Actuarial gains and losses from:                        
Change of the demographical assumptions   102     102   (3)     (3)
Change of the financial assumptions   (991)   2   (989)   171   2   173
Experience adjustments to defined benefit obligations   36   (3)   33   85   (8)   77
Return on plan assets excluding the part recognised in financial result   (308)     (308)   146     146
Expense (income) of defined benefit plans recognised in other comprehensive income   (1,161)   (1)   (1,162)   399   (6)   393

Gains aggregating CHF 991 million arising from the amendment to the financial assumptions of comPlan comprise the impact of the recognition of risk-sharing features for the first time in the financial assumptions totalling CHF 856 million.

Defined-contribution pension plans

Expenses in 2016 for defined-contribution plans aggregated CHF 9 million (prior year: CHF 9 million).

Status of pension plans


In CHF million
 
comPlan
  Other
plans
 
2016
 
comPlan
  Other
plans
 
2015
                         
Defined benefit obligations
Balance at 1 January   12,183   117   12,300   11,406   294   11,700
Current service cost   322   8   330   305   13   318
Interest cost on defined benefit obligations   113   1   114   127   3   130
Employee contributions   178   2   180   169   6   175
Benefits paid   (325)   (9)   (334)   (288)   (19)   (307)
Actuarial losses (gains)   (853)   (1)   (854)   253   (6)   247
Additions from business combinations     1   1     89   89
Disposals from sales of subsidiaries         (37)   (1)   (38)
Plan amendments   3     3     (12)   (12)
Foreign currency translation adjustments           (2)   (2)
Transfer of pension plans to comPlan   14   (14)     248   (248)  
Balance at 31 December   11,635   105   11,740   12,183   117   12,300
           
                         
Plan assets
Balance at 1 January   9,307   74   9,381   9,026   242   9,268
Interest income on plan assets   88   1   89   102   2   104
Employer contributions   268   3   271   256   9   265
Employee contributions   178   2   180   169   6   175
Benefits paid   (325)   (9)   (334)   (288)   (19)   (307)
Return (expense) on plan assets excluding the part recognised in financial result   308     308   (146)     (146)
Additions from business combinations           59   59
Disposals from sales of subsidiaries         (23)     (23)
Plan amendments           (9)   (9)
Administration expense   (4)   (1)   (5)   (4)   (1)   (5)
Transfer of pension plans to comPlan   6   (6)     215   (215)  
Balance at 31 December   9,826   64   9,890   9,307   74   9,381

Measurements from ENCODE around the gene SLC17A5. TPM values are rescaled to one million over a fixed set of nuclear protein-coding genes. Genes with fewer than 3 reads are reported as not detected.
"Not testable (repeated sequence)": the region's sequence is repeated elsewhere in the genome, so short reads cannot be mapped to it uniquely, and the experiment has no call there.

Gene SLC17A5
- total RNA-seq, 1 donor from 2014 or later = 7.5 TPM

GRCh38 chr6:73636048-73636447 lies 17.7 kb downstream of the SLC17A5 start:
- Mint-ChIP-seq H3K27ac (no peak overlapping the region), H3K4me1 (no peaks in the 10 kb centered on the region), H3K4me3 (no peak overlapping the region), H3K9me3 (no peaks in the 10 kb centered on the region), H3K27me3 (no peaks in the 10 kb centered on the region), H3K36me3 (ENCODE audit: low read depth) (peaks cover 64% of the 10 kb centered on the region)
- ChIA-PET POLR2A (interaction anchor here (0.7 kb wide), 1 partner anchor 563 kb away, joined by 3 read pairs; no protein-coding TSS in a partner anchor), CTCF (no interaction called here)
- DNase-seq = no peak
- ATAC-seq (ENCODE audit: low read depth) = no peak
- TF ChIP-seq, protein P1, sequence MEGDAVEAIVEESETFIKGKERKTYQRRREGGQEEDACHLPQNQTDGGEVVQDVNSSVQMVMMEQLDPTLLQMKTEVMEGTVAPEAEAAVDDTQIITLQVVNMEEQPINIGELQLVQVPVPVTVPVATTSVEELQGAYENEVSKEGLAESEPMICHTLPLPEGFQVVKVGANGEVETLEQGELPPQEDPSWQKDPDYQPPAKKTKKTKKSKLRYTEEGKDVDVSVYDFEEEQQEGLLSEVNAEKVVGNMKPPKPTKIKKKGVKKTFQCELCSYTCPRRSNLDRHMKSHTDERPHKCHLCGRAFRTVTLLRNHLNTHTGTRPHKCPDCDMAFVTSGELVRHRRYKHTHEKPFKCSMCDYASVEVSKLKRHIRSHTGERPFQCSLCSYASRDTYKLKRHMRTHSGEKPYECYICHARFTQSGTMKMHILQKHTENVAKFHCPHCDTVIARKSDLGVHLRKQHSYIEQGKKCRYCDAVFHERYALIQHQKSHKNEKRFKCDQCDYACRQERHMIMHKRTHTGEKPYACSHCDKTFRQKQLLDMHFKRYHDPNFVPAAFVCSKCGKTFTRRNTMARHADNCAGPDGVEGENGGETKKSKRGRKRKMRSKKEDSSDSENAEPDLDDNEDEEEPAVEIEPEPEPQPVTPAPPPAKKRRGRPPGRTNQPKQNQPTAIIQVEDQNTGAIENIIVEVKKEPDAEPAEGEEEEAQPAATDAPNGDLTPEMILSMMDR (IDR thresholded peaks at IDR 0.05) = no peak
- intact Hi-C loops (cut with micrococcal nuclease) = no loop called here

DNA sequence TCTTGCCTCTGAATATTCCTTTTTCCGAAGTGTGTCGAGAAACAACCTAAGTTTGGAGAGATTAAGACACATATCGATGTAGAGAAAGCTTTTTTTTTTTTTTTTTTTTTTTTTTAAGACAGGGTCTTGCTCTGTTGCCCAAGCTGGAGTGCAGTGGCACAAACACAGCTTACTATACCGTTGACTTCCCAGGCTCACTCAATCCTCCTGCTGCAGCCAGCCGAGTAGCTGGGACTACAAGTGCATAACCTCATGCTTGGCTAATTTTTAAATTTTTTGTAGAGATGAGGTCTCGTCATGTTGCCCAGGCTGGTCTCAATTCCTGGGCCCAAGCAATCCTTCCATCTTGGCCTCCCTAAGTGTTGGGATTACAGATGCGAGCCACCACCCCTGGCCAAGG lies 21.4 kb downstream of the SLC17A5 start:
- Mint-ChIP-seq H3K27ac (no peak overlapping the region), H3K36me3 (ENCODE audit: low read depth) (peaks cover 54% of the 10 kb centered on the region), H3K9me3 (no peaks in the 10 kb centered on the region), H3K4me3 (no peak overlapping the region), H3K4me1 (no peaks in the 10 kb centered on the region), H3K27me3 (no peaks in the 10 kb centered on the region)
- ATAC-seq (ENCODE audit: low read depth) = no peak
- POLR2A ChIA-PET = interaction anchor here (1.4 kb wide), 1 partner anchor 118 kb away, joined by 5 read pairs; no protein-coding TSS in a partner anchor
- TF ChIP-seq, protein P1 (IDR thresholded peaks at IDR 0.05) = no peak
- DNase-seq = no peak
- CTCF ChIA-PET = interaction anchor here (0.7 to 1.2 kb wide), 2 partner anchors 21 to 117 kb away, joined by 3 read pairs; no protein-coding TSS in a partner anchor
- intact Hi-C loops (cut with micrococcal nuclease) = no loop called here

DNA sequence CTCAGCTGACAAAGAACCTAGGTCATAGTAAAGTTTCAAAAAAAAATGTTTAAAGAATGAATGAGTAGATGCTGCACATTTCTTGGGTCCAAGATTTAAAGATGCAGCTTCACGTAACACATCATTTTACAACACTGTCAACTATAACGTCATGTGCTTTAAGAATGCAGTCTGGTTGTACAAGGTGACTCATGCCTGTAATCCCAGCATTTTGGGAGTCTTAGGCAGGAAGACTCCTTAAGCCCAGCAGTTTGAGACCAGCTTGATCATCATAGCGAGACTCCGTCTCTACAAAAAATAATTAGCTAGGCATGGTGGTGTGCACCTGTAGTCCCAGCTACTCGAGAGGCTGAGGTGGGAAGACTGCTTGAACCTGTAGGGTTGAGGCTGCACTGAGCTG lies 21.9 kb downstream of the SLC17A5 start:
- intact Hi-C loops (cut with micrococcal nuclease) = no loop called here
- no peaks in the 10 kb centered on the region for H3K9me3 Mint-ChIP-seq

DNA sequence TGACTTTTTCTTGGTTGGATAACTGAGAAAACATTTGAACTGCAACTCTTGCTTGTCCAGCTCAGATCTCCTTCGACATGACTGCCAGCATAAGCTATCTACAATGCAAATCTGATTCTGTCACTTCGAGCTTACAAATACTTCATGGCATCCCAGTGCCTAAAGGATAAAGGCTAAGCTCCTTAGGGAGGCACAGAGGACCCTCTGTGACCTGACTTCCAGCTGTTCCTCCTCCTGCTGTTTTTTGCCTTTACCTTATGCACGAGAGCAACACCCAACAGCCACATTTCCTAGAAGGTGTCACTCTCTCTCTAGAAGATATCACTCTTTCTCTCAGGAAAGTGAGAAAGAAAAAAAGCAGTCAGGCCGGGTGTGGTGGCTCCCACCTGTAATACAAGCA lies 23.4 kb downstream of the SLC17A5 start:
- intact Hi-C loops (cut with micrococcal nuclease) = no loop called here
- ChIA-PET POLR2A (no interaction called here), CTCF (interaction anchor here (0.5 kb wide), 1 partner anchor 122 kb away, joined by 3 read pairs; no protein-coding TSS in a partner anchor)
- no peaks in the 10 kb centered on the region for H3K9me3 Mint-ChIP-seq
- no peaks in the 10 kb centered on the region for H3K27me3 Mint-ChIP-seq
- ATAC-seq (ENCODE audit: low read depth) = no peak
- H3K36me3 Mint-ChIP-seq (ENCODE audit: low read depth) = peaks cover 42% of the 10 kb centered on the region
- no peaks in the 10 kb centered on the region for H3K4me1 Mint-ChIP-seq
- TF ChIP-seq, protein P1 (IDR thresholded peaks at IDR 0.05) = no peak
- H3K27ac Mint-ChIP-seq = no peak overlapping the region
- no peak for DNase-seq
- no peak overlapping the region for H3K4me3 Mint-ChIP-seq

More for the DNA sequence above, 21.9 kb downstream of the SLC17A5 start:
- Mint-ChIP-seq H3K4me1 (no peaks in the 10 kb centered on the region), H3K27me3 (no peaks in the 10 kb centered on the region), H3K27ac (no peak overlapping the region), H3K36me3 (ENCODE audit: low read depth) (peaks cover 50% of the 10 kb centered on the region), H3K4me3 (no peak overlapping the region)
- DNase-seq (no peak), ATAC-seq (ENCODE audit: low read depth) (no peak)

Net defined benefit obligations
Net defined benefit obligations recognised at 31 December   1,809   41   1,850   2,876   43   2,919

Movements in recognised defined-benefit obligations are to be analysed as follows:


In CHF million
 
comPlan
  Other
plans
 
2016
 
comPlan
  Other
plans
 
2015
Balance at 1 January   2,876   43   2,919   2,380   52   2,432
Pension cost, net   354   9   363   334   12   346
Employer contributions and benefits paid   (268)   (3)   (271)   (256)   (9)   (265)
Disposals from sales of subsidiaries         (14)   (1)   (15)
Additions from business combinations     1   1     30   30
Expense (income) of defined benefit plans recognised in other comprehensive income   (1,161)   (1)   (1,162)   399   (6)   393
Foreign currency translation adjustments           (2)   (2)
Transfer of pension plans to comPlan   8   (8)     33   (33)  
Balance at 31 December   1,809   41   1,850   2,876   43   2,919

The weighted average duration of the net present value of the recorded pension obligations is 18 years, which is unchanged from that of the prior period.

Breakdown of pension plan assets

comPlan

The breakdown of the comPlan’s pension assets by the various investment categories and investment strategy is as follows:

      31.12.2016   31.12.2015

Category
  Investment
strategy
 
Quoted
  Not
quoted
 
Total
 
Quoted
  Not
quoted
 
Total
Government bonds Switzerland   8.0%   2.3%   4.5%   6.8%   2.2%   7.4%   9.6%
Corporate bonds Switzerland   6.0%   6.0%   0.0%   6.0%   7.8%   0.0%   7.8%
Government bonds developed markets, World   10.0%   8.4%   0.0%   8.4%   10.1%   0.0%   10.1%
Corporate bonds developed markets, World   9.0%   9.2%   0.0%   9.2%   9.0%   0.0%   9.0%